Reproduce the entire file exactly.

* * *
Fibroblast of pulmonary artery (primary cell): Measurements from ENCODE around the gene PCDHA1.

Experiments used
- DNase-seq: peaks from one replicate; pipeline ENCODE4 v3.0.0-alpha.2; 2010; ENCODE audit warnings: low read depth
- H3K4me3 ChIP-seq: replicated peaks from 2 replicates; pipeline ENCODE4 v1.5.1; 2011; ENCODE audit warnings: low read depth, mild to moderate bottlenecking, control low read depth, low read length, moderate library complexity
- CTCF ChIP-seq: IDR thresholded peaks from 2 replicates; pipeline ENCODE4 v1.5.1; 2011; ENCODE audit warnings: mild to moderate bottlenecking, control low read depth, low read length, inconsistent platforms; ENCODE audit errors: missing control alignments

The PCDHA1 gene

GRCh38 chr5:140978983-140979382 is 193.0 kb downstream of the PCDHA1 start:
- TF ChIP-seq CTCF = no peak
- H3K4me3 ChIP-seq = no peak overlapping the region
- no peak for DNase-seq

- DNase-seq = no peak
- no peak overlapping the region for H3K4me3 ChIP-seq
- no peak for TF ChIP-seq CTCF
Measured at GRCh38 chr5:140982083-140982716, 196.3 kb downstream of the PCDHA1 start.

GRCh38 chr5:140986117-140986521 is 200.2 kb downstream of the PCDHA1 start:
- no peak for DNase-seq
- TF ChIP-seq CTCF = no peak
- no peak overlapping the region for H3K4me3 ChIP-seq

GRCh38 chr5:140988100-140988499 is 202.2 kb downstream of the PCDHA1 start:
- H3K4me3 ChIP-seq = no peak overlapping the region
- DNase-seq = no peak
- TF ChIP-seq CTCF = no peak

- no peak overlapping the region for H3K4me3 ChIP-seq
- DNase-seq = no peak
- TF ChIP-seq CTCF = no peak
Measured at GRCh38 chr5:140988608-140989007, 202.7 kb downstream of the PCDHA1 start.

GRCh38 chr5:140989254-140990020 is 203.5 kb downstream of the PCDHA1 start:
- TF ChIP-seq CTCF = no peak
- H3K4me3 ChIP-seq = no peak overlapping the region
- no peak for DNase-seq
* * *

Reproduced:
Fibroblast of pulmonary artery (primary cell): Measurements from ENCODE around the gene PCDHA1.

Experiments used
- DNase-seq: peaks from one replicate; pipeline ENCODE4 v3.0.0-alpha.2; 2010; ENCODE audit warnings: low read depth
- H3K4me3 ChIP-seq: replicated peaks from 2 replicates; pipeline ENCODE4 v1.5.1; 2011; ENCODE audit warnings: low read depth, mild to moderate bottlenecking, control low read depth, low read length, moderate library complexity
- CTCF ChIP-seq: IDR thresholded peaks from 2 replicates; pipeline ENCODE4 v1.5.1; 2011; ENCODE audit warnings: mild to moderate bottlenecking, control low read depth, low read length, inconsistent platforms; ENCODE audit errors: missing control alignments

The PCDHA1 gene

GRCh38 chr5:140978983-140979382 is 193.0 kb downstream of the PCDHA1 start:
- TF ChIP-seq CTCF = no peak
- H3K4me3 ChIP-seq = no peak overlapping the region
- no peak for DNase-seq

- DNase-seq = no peak
- no peak overlapping the region for H3K4me3 ChIP-seq
- no peak for TF ChIP-seq CTCF
Measured at GRCh38 chr5:140982083-140982716, 196.3 kb downstream of the PCDHA1 start.

GRCh38 chr5:140986117-140986521 is 200.2 kb downstream of the PCDHA1 start:
- no peak for DNase-seq
- TF ChIP-seq CTCF = no peak
- no peak overlapping the region for H3K4me3 ChIP-seq

GRCh38 chr5:140988100-140988499 is 202.2 kb downstream of the PCDHA1 start:
- H3K4me3 ChIP-seq = no peak overlapping the region
- DNase-seq = no peak
- TF ChIP-seq CTCF = no peak

- no peak overlapping the region for H3K4me3 ChIP-seq
- DNase-seq = no peak
- TF ChIP-seq CTCF = no peak
Measured at GRCh38 chr5:140988608-140989007, 202.7 kb downstream of the PCDHA1 start.

GRCh38 chr5:140989254-140990020 is 203.5 kb downstream of the PCDHA1 start:
- TF ChIP-seq CTCF = no peak
- H3K4me3 ChIP-seq = no peak overlapping the region
- no peak for DNase-seq